To prove this change one of your computers in your lab to an IP address and subnet mask not contained in your lab's subnet, while still giving that computer the same default gateway as the rest of your lab, and see what happens. That's basically what happens with using superscopes on the same physical subnet.

    Basically, superscopes were made so that you can use one DHCP server to give out IP addresses to several subnets separated by routers.
     
    Certifications: MCSE, MCDBA, CCNA, A+
    WIP: LPIC 1
  7. zimbo
    Honorary Member

    zimbo Petabyte Poster

    5,215
    98
    181
    Thanks everyone totally got it now and now how to implement one too.. so thats all done now! :biggrin
     
    Certifications: B.Sc, MCDST & MCSA
    WIP: M.Sc - Computer Forensics
  8. Bluerinse
    Honorary Member

    Bluerinse Exabyte Poster

    8,871
    167
    256
    Hmmm, I am not sure this acurately sums it up Freddy because you can do what you have described without configuring a superscope.

    I would say that by configuring a superscope, you are able to centrally manage a group of scopes for example, you can set scope options which will globally affect all scopes in the superscope.
     
    Certifications: C&G Electronics - MCSA (W2K) MCSE (W2K)
  9. ffreeloader

    ffreeloader Terabyte Poster

    3,661
    106
    167
    Yeah, that's a much better wording than I used. We both meant the same, but you said it much better.
     
    Certifications: MCSE, MCDBA, CCNA, A+
    WIP: LPIC 1
  10. zimbo
    Honorary Member

    zimbo Petabyte Poster

    5,215
    98
    181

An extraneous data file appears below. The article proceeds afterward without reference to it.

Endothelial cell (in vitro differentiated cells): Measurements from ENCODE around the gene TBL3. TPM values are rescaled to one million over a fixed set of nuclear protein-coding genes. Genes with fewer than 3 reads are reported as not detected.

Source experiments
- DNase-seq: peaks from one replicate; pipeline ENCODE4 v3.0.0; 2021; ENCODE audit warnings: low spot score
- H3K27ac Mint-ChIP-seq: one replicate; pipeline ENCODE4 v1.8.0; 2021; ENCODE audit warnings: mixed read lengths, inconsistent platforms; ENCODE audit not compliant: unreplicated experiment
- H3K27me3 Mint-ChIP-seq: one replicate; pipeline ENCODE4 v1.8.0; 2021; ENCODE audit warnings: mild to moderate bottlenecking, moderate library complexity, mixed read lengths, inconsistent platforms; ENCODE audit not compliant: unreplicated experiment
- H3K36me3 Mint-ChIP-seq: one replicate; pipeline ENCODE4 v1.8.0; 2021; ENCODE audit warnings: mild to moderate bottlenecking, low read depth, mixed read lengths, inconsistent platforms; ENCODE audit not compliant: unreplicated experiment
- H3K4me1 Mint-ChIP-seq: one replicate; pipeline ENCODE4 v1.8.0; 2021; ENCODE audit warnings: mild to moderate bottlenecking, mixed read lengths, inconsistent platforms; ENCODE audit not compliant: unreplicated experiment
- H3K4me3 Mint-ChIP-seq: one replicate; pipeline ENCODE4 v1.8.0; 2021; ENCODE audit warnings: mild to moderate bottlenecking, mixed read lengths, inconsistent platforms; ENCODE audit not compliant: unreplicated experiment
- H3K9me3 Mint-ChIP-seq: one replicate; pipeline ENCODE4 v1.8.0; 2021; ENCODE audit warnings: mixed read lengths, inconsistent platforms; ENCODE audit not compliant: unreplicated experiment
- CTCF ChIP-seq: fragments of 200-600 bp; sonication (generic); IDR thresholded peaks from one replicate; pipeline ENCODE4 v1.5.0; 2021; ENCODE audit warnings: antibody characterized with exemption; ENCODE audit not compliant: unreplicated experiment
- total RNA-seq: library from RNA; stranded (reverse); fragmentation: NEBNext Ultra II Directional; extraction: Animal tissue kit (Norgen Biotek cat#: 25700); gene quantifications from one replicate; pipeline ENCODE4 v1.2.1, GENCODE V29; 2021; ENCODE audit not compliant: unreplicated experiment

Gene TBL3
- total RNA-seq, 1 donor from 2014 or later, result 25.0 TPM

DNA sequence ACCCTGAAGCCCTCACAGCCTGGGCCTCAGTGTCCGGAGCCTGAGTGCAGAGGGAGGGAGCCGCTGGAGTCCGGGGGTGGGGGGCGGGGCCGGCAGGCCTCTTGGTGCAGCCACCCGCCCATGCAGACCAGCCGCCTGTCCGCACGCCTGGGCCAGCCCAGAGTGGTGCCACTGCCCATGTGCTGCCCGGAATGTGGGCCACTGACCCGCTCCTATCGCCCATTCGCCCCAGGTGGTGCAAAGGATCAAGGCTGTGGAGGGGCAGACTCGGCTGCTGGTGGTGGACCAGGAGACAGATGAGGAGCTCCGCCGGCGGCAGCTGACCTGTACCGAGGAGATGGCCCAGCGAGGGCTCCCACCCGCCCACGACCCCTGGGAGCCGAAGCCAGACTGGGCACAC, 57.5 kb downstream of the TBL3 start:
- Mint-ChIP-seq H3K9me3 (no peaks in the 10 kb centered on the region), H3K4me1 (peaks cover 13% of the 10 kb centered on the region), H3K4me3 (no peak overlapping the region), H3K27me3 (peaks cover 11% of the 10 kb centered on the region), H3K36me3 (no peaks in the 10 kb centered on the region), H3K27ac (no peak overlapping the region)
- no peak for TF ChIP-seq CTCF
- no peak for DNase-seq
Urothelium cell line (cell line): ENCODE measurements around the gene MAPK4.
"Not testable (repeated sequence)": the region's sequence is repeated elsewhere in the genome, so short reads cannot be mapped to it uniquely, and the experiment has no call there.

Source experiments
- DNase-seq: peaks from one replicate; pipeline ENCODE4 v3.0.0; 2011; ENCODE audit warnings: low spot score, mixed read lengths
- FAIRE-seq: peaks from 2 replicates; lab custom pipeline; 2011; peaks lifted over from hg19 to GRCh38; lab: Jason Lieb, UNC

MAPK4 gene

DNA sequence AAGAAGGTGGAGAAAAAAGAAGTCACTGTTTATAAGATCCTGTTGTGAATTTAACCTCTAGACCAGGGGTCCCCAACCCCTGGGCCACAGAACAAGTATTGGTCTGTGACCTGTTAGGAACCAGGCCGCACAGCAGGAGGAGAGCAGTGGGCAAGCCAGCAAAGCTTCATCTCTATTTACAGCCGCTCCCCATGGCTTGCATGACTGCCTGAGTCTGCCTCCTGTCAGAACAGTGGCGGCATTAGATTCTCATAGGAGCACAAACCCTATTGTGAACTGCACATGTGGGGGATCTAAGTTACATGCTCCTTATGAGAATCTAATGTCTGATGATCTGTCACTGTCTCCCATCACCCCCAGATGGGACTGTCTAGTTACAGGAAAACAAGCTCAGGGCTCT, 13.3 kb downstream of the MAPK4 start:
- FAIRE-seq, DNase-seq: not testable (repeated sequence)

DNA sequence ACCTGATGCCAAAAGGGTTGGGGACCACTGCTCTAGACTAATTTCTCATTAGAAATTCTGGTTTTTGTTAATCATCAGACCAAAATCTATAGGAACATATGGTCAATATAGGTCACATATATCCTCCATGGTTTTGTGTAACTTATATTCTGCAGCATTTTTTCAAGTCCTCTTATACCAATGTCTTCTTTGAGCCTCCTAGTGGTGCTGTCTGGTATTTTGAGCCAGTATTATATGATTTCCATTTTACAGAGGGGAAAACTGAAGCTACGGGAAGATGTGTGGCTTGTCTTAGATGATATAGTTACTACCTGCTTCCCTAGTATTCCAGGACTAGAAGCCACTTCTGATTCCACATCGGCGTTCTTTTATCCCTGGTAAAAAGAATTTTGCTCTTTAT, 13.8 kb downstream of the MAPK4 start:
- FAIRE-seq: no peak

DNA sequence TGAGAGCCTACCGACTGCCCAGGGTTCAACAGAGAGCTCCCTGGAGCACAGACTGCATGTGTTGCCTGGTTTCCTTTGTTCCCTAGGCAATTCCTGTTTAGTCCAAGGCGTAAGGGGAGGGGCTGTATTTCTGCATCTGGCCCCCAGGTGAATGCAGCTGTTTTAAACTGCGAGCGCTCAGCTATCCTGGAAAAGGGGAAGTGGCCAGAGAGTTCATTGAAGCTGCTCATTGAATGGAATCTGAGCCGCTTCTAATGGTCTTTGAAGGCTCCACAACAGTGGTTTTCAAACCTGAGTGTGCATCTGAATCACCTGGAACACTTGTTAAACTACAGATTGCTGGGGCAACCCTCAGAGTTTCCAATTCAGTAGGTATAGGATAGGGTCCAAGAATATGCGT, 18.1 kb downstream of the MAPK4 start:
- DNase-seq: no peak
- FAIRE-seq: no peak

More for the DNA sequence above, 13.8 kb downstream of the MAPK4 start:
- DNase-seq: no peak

Thanks guys... also found a nice summary on technet... just wish ms would base their books on technet!:biggrin

    click here
     
    Certifications: B.Sc, MCDST & MCSA
    WIP: M.Sc - Computer Forensics
  11. zebulebu

    zebulebu Terabyte Poster

    3,748
    330
    187
    Ah - you've discovered Microsoft's hidden secret - they charge £50 for books whose information content doesn't amount to a hill of beans compared to the information availbale for bupkiss on Technet!
     
    Certifications: A few
    WIP: None - f*** 'em
  12. Bluerinse
    Honorary Member

    Bluerinse Exabyte Poster

    8,871
    167
    256
    Well in that case I will stick a feather in my cap. It's not every day that I word something better than the word king himself :D
     
    Certifications: C&G Electronics - MCSA (W2K) MCSE (W2K)
  13. zimbo
    Honorary Member

    zimbo Petabyte Poster

    5,215
    98
    181
    oh dont worry after this 291 exam - this is the last ms press book im using for ms exams... :(
     
    Certifications: B.Sc, MCDST & MCSA
    WIP: M.Sc - Computer Forensics
  14. ffreeloader

    ffreeloader Terabyte Poster

    3,661
    106
    167
    *** spits mouthful of water onto keyboard laughing at ffreeloader being "the word king himself". ***

    LOL. You have one heck of a sense of humor, Bluerinse.
     
    Certifications: MCSE, MCDBA, CCNA, A+
    WIP: LPIC 1
  15. Bluerinse
    Honorary Member

    Bluerinse Exabyte Poster

    8,871
    167
    256
    hehe I'm not sure many people appreciate my sense of humor Freddy, my attempts at subtle jest often fail dismally here in Australia. I think they, the Aussies, need a punchline before they realise someones joshing :wink:
     
    Certifications: C&G Electronics - MCSA (W2K) MCSE (W2K)

Share This Page

Loading...